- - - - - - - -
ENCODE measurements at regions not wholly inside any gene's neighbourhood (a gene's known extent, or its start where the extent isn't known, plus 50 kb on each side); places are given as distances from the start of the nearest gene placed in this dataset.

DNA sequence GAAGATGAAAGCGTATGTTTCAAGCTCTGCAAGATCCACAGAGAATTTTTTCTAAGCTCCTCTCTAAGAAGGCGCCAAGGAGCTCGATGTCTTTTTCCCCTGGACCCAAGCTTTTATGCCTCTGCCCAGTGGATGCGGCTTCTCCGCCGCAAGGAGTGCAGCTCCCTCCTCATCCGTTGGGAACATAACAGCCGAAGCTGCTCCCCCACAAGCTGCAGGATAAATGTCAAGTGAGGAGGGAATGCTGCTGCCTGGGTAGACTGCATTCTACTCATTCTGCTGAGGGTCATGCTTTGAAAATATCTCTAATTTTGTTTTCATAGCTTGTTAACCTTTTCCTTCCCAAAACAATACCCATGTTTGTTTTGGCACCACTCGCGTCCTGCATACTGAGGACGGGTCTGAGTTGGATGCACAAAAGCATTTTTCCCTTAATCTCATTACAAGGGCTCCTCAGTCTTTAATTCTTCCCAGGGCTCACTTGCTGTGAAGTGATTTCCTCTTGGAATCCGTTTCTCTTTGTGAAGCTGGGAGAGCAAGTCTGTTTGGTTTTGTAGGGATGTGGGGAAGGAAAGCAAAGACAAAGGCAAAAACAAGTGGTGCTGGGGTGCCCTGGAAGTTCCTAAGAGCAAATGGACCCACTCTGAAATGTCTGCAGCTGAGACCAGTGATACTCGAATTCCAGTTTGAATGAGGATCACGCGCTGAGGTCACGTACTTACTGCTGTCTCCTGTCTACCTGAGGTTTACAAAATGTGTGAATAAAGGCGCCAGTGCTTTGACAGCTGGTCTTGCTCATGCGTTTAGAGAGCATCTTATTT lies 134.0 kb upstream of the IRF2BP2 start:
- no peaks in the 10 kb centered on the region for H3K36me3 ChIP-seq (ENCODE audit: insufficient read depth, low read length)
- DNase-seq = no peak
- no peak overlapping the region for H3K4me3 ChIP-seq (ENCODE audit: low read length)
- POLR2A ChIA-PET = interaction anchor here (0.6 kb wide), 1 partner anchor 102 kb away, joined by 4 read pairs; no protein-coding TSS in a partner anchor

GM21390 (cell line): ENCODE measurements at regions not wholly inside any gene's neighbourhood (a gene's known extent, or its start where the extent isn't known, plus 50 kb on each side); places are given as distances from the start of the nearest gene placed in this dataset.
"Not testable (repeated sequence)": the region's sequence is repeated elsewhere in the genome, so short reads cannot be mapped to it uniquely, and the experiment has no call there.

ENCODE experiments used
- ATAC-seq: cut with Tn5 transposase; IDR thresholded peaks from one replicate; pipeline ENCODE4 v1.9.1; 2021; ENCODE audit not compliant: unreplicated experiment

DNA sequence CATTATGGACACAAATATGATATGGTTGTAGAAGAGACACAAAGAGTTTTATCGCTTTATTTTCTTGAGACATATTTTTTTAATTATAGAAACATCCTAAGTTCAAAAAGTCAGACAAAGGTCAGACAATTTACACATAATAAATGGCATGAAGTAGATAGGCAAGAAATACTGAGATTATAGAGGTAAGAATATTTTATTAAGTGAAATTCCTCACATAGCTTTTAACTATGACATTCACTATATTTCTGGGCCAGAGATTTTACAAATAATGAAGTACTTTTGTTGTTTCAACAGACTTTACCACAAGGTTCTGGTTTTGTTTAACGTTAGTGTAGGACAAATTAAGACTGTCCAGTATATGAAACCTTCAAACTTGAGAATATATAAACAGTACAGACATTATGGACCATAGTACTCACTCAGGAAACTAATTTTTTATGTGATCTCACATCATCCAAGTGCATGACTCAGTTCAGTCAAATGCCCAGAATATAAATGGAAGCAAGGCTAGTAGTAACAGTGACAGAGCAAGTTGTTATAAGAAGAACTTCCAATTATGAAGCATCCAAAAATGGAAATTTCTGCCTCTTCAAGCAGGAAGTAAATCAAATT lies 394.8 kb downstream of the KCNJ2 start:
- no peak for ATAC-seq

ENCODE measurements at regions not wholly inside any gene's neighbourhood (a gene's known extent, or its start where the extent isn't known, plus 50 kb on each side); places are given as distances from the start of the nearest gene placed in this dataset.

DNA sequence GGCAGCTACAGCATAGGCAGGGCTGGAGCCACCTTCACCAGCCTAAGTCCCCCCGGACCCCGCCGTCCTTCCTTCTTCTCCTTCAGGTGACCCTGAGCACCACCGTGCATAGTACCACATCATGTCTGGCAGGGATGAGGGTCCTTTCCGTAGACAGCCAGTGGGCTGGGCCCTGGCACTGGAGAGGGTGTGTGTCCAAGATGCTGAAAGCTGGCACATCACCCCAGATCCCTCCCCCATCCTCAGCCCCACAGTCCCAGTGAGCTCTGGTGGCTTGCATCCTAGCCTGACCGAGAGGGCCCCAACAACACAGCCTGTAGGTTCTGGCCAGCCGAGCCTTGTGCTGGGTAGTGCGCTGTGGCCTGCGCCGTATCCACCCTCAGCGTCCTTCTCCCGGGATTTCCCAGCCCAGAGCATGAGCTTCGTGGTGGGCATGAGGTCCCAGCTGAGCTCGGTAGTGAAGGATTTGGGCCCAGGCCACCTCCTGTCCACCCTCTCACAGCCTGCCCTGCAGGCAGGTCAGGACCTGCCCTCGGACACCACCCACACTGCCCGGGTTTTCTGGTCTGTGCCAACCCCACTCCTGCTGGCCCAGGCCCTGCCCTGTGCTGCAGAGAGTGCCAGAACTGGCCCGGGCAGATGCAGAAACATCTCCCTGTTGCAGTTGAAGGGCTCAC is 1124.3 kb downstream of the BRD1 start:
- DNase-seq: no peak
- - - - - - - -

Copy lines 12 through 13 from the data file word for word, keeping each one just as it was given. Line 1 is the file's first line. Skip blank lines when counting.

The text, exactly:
- no peak for ATAC-seq

ENCODE measurements at regions not wholly inside any gene's neighbourhood (a gene's known extent, or its start where the extent isn't known, plus 50 kb on each side); places are given as distances from the start of the nearest gene placed in this dataset.